British police cleared of assaulting terror suspect

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Four British police officers were cleared by a jury Friday of beating up a Muslim man, who is wanted for extradition by the United States, during his arrest on suspicion of terrorism offences.

Constables Roderick James-Bowen, Mark Jones, Nigel Cowley, and John Donohue were acquitted of claims that they assaulted Babar Ahmad in south London in December 2003, and mocked his Islamic faith.

The acquittals come despite the fact that London's Metropolitan Police has already paid out 60,000 pounds (73,000 euros, 93,000 dollars) in compensation to Ahmad, now aged 37, following civil court action in 2009.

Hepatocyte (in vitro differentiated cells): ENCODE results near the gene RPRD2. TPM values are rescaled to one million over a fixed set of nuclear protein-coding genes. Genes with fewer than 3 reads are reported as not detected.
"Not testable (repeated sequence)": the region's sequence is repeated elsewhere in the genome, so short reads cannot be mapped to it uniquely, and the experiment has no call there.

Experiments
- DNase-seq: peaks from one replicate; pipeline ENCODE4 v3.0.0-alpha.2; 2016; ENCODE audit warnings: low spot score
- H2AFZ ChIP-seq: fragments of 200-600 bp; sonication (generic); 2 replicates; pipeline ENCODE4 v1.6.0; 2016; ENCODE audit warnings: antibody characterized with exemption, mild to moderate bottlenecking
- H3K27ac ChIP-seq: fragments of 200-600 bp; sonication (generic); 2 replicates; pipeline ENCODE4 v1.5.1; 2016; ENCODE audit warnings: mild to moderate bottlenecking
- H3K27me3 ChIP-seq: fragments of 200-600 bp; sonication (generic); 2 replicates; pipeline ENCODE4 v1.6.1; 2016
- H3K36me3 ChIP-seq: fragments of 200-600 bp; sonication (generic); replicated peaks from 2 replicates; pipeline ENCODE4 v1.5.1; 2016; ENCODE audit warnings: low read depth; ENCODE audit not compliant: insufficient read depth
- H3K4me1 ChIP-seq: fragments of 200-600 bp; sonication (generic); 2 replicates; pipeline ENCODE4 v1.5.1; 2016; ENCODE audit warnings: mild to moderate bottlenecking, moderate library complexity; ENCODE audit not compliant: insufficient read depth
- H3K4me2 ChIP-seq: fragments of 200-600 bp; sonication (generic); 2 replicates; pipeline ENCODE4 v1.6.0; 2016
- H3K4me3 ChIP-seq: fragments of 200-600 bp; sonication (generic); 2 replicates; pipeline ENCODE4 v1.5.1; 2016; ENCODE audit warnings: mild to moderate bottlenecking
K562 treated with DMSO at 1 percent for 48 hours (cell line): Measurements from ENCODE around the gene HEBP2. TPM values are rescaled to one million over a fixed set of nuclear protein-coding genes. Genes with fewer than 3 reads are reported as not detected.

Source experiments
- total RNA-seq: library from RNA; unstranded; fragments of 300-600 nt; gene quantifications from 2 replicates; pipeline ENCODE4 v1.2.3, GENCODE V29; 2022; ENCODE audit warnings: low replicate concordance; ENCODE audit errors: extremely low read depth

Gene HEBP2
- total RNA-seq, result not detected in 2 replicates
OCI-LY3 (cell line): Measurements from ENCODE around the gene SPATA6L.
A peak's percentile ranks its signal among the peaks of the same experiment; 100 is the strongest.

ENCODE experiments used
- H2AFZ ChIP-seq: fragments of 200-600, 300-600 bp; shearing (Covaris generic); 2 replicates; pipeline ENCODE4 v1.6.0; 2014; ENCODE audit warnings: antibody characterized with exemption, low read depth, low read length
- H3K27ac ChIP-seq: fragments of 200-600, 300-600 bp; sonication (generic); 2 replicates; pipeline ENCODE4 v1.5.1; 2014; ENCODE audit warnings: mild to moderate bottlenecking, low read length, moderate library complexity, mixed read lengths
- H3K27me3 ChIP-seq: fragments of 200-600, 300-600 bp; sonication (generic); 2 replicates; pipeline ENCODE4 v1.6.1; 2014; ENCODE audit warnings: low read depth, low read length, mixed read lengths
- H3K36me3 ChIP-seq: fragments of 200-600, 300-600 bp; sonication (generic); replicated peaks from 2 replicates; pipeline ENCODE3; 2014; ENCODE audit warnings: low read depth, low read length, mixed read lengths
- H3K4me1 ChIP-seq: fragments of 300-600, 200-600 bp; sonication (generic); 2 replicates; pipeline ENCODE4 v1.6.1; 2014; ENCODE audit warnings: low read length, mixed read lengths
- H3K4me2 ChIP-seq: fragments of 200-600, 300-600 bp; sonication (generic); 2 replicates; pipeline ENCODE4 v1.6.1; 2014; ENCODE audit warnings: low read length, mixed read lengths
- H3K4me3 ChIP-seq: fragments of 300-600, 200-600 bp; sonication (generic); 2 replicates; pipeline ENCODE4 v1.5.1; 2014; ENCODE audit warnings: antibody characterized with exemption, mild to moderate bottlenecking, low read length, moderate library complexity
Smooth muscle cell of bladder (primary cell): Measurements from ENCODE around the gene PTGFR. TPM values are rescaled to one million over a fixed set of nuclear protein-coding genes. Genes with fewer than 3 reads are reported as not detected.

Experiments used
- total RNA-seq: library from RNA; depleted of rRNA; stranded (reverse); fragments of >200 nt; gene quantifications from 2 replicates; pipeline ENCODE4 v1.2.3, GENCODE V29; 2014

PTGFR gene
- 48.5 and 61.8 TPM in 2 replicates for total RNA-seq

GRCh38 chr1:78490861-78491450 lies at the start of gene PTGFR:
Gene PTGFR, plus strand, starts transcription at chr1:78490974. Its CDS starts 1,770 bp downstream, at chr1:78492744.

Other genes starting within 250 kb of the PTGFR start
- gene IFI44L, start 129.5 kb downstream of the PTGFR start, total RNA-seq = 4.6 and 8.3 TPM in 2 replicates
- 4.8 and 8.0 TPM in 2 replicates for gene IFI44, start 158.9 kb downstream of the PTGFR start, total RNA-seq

The police officers' lawyer, Colin Reynolds, said the trial heard that a listening device which was placed inside Ahmad's house by British intelligence services ahead of his arrest showed up flaws in his account.

"Many hours were spent analysing what could be heard as a result of that probe before and during the trial and that evidence proved the account originally given by these officers was correct and specific details of the complaint made by Mr Ahmad were not present," Reynolds said outside court.

During the trial Ahmad admitted travelling to Bosnia three or four times to fight during the 1990s but insisted he was not an "Al-Qaeda superman".

Babar remains in jail in Britain where he has spent seven years without charge fighting extradition to the United States to face charges of running websites to raise money for terrorism.

He was released six days after his 2003 arrest on suspicion of leading a group which provided Al-Qaeda with computer and financial support. But British police detained him again in 2004 on the US warrant.

© 2011 AFP

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